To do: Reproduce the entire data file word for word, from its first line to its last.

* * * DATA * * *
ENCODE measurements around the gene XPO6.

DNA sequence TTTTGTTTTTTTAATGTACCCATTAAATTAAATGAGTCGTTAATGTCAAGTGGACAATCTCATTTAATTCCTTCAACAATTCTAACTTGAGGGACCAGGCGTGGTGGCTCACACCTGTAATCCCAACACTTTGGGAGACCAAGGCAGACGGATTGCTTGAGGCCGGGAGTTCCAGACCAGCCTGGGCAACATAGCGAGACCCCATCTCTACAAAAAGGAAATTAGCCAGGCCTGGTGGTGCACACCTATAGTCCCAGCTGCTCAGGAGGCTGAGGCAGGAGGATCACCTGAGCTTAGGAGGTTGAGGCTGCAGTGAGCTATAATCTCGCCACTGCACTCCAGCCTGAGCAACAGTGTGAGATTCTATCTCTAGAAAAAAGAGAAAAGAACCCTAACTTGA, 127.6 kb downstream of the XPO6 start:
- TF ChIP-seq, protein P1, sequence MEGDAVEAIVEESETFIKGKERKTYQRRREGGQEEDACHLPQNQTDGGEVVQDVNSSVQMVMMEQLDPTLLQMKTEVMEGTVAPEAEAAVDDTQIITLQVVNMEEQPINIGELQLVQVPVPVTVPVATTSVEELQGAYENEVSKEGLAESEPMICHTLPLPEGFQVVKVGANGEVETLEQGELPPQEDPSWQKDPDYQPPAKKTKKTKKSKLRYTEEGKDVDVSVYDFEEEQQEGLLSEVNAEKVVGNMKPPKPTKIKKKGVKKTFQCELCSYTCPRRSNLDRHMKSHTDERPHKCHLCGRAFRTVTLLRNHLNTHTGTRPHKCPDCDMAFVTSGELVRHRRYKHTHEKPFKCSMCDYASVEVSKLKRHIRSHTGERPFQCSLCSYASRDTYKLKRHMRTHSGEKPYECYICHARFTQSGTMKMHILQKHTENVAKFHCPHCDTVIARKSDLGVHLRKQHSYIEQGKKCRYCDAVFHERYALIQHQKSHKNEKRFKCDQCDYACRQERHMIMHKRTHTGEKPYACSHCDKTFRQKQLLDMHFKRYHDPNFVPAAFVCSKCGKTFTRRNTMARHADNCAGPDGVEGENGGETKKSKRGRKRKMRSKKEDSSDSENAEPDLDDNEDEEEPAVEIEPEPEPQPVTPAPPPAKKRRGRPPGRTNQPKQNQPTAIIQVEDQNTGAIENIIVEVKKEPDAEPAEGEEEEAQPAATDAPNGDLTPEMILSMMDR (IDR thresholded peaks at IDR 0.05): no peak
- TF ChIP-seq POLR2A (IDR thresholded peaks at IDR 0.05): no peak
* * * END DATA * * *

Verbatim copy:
ENCODE measurements around the gene XPO6.

DNA sequence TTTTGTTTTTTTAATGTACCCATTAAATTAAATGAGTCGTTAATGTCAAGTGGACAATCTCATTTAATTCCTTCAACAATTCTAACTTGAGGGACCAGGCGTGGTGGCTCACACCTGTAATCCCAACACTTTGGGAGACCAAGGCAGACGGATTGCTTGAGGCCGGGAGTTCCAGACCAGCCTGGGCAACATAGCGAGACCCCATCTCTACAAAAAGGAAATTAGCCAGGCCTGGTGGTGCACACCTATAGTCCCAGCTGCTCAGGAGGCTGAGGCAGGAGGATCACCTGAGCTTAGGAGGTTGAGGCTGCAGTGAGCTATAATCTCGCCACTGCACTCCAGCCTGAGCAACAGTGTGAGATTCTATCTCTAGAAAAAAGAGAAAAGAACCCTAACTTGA, 127.6 kb downstream of the XPO6 start:
- TF ChIP-seq, protein P1, sequence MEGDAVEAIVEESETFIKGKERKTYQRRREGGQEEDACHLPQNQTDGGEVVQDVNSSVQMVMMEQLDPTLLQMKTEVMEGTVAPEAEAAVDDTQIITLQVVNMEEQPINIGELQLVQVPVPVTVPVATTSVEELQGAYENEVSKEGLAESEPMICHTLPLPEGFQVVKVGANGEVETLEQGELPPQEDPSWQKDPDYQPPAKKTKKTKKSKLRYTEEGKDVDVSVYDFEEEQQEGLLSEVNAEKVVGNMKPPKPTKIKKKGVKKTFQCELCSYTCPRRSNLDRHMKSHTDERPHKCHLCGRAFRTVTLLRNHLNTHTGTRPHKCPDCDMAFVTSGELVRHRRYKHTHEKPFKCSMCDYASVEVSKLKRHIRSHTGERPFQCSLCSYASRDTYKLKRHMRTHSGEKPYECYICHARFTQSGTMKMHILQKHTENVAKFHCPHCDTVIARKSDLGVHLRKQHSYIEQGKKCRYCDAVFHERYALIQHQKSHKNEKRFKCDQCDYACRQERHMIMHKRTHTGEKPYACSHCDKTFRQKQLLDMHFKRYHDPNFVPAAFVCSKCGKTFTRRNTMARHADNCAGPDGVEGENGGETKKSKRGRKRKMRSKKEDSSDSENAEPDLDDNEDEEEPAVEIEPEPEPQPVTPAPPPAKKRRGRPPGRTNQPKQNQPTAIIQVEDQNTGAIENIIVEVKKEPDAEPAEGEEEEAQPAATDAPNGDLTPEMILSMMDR (IDR thresholded peaks at IDR 0.05): no peak
- TF ChIP-seq POLR2A (IDR thresholded peaks at IDR 0.05): no peak